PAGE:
Article

Development of the Adolescent Brain: Neuroethical Implications for the Understanding of Executive Function and Social Cognition

Monica Luciana

in Oxford Handbook of Neuroethics

Published in print April 2011 | ISBN: 9780199570706
Published online November 2012 | | DOI: http://dx.doi.org/10.1093/oxfordhb/9780199570706.013.0025

Series: Oxford Library of Psychology

 Development of the Adolescent Brain: Neuroethical Implications for the Understanding of Executive Function and Social Cognition

More Like This

Show all results sharing these subjects:

  • Psychology
  • Cognitive Neuroscience
  • Clinical Psychology

GO

Show Summary Details

Preview

Brain research has informed many recent studies of adolescent development either through direct measures of brain structure and activity in neuroimaging studies or through behavioral studies where laboratory tasks are selected on the basis of their links to brain function. This body of work has led to a popular understanding of adolescence as a time period when risk-taking behavior escalates to extreme levels due to brain-based immaturities. This article considers neurobehavioral studies that allow us to conclude about executive functions in adolescence, studies of brain development that indicate about the status of the adolescent brain, and then, importantly, if these research domains cohere. The article analyses that brain-based substrates clearly underlie the immaturities in executive function observed in adolescence. The practical and ethical implications of these findings are discussed using legal decisions as a prominent example.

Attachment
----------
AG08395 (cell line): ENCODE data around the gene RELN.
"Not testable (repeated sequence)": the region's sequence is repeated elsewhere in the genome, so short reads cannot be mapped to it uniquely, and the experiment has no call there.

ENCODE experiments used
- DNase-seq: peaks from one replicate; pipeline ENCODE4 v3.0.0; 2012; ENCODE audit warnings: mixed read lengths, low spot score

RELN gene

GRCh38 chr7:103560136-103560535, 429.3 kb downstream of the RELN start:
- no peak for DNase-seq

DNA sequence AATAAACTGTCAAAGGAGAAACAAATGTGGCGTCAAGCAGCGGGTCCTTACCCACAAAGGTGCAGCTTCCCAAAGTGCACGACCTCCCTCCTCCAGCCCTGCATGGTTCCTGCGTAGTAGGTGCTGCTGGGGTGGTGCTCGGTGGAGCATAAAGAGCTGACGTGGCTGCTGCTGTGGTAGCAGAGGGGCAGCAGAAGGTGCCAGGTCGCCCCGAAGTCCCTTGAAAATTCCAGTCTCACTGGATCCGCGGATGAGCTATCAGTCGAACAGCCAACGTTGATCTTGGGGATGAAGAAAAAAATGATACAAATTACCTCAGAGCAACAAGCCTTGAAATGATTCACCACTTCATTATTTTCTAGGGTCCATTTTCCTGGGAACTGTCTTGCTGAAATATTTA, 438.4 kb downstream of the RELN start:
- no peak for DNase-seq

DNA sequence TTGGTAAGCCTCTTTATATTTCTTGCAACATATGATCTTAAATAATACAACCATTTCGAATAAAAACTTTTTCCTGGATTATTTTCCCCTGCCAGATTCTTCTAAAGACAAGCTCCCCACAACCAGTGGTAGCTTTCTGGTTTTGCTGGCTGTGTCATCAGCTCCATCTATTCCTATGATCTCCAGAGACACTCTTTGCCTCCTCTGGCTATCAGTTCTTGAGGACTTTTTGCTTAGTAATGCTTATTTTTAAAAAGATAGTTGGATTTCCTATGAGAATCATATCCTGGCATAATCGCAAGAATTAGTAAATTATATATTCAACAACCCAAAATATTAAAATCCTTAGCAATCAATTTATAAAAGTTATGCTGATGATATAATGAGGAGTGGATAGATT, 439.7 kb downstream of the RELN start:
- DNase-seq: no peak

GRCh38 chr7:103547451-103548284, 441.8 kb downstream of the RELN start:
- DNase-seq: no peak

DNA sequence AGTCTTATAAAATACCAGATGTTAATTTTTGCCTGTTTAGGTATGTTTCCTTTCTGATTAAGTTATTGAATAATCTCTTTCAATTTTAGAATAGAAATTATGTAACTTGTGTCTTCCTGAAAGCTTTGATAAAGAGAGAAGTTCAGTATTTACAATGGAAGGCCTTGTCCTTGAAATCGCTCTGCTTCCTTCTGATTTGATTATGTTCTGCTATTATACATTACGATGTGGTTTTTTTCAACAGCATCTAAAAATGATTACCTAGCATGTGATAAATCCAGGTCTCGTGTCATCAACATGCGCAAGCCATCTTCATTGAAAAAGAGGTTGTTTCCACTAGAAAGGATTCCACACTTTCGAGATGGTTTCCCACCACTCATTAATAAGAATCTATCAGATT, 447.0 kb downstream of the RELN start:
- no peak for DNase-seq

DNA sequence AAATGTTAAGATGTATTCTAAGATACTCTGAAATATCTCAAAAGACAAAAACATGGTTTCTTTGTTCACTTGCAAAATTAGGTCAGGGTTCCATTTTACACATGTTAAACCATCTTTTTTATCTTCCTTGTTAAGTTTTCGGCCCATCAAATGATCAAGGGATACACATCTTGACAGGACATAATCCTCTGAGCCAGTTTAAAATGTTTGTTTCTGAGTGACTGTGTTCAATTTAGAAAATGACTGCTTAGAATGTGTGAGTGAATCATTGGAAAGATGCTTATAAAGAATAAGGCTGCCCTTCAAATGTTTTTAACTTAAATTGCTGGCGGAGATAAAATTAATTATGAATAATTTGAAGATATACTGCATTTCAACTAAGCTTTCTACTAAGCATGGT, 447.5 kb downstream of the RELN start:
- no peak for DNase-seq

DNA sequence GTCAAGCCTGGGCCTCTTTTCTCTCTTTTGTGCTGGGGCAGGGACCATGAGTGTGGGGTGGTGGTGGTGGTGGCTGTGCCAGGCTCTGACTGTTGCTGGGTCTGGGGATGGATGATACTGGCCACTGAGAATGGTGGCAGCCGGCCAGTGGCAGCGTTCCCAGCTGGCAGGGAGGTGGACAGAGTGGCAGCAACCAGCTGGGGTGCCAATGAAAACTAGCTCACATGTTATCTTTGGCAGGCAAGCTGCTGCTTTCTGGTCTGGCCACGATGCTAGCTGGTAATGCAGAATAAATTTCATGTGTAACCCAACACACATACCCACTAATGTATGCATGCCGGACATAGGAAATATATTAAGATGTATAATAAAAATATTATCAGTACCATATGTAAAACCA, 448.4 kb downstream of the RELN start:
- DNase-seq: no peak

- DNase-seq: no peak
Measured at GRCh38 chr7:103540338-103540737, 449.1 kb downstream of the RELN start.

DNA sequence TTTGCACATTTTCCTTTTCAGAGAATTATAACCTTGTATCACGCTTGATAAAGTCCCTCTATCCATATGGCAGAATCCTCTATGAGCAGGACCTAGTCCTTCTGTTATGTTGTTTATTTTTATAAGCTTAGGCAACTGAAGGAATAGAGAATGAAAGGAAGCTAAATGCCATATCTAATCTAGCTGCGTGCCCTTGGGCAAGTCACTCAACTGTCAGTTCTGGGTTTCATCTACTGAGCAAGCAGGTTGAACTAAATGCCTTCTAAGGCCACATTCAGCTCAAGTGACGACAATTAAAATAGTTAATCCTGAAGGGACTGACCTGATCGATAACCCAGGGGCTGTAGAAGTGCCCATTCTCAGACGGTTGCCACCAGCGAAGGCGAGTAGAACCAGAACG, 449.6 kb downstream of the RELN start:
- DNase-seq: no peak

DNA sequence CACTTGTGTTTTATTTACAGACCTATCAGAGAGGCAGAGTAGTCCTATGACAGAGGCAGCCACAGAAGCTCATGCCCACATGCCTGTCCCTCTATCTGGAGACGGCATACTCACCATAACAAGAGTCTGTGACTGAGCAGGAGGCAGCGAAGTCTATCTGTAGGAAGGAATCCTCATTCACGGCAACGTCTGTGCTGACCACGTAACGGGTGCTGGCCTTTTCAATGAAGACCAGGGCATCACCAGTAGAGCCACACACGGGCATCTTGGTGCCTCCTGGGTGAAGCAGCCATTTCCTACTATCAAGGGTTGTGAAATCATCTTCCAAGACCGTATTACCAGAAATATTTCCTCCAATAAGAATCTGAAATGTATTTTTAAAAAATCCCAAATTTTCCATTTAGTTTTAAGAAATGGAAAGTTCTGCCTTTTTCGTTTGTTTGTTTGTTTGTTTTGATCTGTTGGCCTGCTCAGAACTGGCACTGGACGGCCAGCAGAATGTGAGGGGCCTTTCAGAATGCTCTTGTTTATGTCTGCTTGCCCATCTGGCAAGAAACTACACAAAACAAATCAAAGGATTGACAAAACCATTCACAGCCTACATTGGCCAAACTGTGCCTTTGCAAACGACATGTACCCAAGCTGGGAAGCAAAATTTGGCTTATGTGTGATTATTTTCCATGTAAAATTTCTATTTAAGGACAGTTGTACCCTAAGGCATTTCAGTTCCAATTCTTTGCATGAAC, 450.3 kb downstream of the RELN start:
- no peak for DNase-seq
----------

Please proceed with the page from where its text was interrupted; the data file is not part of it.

Keywords: brain research; neuroimaging; adolescent development; neurobehavioral; ethical implications

Article.  12387 words. 

Subjects: Psychology ; Cognitive Neuroscience ; Clinical Psychology

Full text: subscription required

How to subscribe Recommend to my Librarian

Buy this work at Oxford University Press »

Users without a subscription are not able to see the full content. Please, subscribe or login to access all content.